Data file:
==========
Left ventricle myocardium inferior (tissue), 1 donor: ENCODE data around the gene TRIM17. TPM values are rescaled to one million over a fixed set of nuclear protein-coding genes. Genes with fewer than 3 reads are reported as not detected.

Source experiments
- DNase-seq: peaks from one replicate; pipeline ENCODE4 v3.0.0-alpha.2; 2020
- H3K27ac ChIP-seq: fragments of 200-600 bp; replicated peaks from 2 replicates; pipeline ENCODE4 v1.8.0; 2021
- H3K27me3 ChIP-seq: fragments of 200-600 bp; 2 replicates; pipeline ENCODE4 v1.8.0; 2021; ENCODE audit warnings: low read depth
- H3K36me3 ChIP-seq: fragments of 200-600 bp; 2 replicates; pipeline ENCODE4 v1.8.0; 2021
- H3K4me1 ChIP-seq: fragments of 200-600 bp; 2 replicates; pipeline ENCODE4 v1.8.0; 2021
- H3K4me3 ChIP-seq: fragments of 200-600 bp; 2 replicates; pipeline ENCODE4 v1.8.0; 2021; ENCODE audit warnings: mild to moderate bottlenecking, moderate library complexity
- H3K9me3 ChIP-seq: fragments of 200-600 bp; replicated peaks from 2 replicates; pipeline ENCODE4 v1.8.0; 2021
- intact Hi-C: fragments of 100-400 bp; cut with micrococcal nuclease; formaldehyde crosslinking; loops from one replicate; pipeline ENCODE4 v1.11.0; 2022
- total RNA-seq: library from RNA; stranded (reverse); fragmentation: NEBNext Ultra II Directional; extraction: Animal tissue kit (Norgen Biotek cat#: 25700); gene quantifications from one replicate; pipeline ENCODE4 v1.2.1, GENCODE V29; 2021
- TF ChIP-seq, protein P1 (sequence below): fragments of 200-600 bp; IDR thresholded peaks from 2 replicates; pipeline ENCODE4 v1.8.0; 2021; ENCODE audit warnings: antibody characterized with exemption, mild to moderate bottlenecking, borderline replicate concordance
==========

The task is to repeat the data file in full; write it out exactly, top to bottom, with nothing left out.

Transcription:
Left ventricle myocardium inferior (tissue), 1 donor: ENCODE data around the gene TRIM17. TPM values are rescaled to one million over a fixed set of nuclear protein-coding genes. Genes with fewer than 3 reads are reported as not detected.

Source experiments
- DNase-seq: peaks from one replicate; pipeline ENCODE4 v3.0.0-alpha.2; 2020
- H3K27ac ChIP-seq: fragments of 200-600 bp; replicated peaks from 2 replicates; pipeline ENCODE4 v1.8.0; 2021
- H3K27me3 ChIP-seq: fragments of 200-600 bp; 2 replicates; pipeline ENCODE4 v1.8.0; 2021; ENCODE audit warnings: low read depth
- H3K36me3 ChIP-seq: fragments of 200-600 bp; 2 replicates; pipeline ENCODE4 v1.8.0; 2021
- H3K4me1 ChIP-seq: fragments of 200-600 bp; 2 replicates; pipeline ENCODE4 v1.8.0; 2021
- H3K4me3 ChIP-seq: fragments of 200-600 bp; 2 replicates; pipeline ENCODE4 v1.8.0; 2021; ENCODE audit warnings: mild to moderate bottlenecking, moderate library complexity
- H3K9me3 ChIP-seq: fragments of 200-600 bp; replicated peaks from 2 replicates; pipeline ENCODE4 v1.8.0; 2021
- intact Hi-C: fragments of 100-400 bp; cut with micrococcal nuclease; formaldehyde crosslinking; loops from one replicate; pipeline ENCODE4 v1.11.0; 2022
- total RNA-seq: library from RNA; stranded (reverse); fragmentation: NEBNext Ultra II Directional; extraction: Animal tissue kit (Norgen Biotek cat#: 25700); gene quantifications from one replicate; pipeline ENCODE4 v1.2.1, GENCODE V29; 2021
- TF ChIP-seq, protein P1 (sequence below): fragments of 200-600 bp; IDR thresholded peaks from 2 replicates; pipeline ENCODE4 v1.8.0; 2021; ENCODE audit warnings: antibody characterized with exemption, mild to moderate bottlenecking, borderline replicate concordance